Almodovar’s “Julieta” at the Cannes Festival | REVIEW

Like in many of his previous films every scene of “Julieta,” the new Almodovar that premiered in Cannes today, is visually perfect: flawless lighting, pristine combinations of color, evocative sculptures, colorful fabrics that stand in as metaphors for love, aging, masculinity, all of which are a part of the rich ecosystem of symbols that propel Almodovar’s films. The venerable, La Mancha-born Almodovar turns 68 next September. Another important aspect of the palette of the film is the original soundtrack, composed by Alberto Iglesias, perhaps Almodovar’s most faithful collaborators. They have worked together on all twenty of Almodovar’s films.

To the casual observer, the overly-conscious design of Almodovar’s films will seem like just that, deliberate artificiality as essential component of storytelling. But if you dig a little deeper you’ll realize that “Julieta” is organized like clockwork, with many carefully-arranged moving parts, each playing an essential role.

Young Julieta (TV actress Adriana Ugarte) is an idealistic substitute teacher teaching Greek mythology. Her six month-teaching assignment over, she travels across the country to another one. On the train she meets Xoan (Daniel Grao), a married man whose wife has been in a coma for the last five years. They have an affair together. Their daughter, Antia, goes on a spiritual retreat in the Aragonese Pyrenees at eighteen. The sect she joins brainwashes her and Antia breaks all ties with her family as a result. Older Juliet is alone (her husband died at sea), wondering why her daughter left her and where she could be.

The film was adapted from “Runaway,” the book of collected stories written by Alice Munro that was first published by McLelland and Stewart in 2004.

There’s an old, and there is a young, Julieta. Almodovar shows Julieta’s life in current-day Madrid, followed by a long flashback to her encounter with Xoan, and then alternates between her past and present lives. It’s a well-functioning story about the disquiet of being separated from a loved one, the grief of losing someone close and the passage of time, “Julieta” is one of the better Almodovar films I’ve seen in a few years. It touches on a broad range of human events that most people will be able to relate to. And although Almodovar hems closely to the same preoccupations with aging, family, grief and guilt, there is a sense that this is a filmmaker who renews himself with each new film.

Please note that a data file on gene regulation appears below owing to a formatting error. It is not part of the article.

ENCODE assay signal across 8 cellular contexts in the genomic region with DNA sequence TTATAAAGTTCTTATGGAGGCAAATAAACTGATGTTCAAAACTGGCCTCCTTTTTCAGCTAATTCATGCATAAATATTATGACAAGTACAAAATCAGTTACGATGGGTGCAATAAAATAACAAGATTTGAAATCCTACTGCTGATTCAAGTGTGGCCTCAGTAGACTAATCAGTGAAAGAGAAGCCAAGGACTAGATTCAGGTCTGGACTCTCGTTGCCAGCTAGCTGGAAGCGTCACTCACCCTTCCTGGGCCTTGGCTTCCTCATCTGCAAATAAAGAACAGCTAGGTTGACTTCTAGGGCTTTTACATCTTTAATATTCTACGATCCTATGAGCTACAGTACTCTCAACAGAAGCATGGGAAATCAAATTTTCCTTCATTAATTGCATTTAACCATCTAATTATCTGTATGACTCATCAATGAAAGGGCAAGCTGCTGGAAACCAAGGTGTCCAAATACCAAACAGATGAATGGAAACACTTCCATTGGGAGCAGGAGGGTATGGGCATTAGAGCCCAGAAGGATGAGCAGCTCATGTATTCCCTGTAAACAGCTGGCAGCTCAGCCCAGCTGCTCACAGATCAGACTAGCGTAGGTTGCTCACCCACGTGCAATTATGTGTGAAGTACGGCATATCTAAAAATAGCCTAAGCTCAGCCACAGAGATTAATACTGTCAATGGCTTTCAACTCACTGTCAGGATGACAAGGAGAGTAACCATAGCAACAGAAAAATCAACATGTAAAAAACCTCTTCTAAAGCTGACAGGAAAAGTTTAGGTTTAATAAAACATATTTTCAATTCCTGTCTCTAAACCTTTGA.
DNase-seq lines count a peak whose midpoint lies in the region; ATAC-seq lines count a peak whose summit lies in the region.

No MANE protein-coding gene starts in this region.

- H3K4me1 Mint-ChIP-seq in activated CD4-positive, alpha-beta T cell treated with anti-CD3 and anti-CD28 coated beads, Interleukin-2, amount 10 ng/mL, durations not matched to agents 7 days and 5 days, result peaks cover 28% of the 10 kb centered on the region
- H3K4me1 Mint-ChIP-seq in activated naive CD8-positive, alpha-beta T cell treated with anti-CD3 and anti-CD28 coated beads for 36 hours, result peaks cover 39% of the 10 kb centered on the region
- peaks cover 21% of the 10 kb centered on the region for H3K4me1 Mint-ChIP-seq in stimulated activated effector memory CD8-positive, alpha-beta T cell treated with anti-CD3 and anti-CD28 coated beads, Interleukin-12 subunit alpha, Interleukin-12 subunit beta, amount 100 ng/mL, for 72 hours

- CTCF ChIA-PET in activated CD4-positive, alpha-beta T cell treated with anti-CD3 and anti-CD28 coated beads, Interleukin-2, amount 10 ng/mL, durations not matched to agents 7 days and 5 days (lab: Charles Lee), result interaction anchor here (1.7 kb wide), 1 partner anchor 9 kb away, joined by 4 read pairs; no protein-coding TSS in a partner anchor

This is Adriana Ugarte’s first collaboration with Almodovar. Of Ugarte and Emma Suarez (who plays the older Julieta) Almodovar said that they, “now form part of my particular Olympus where they rub shoulders with Penelope Cruz, Carmen Maura and Victoria Abril, Marisa Paredes and Cecilia Roth, my muses.”

In the press notes for the film Almodovar said, “almost all my films gain from the second time they’re seen. I’d like to persuade my brother [Agustin Almodovar, who produces all his brother’s films] to offer a free second viewing to people who have already seen the film.”

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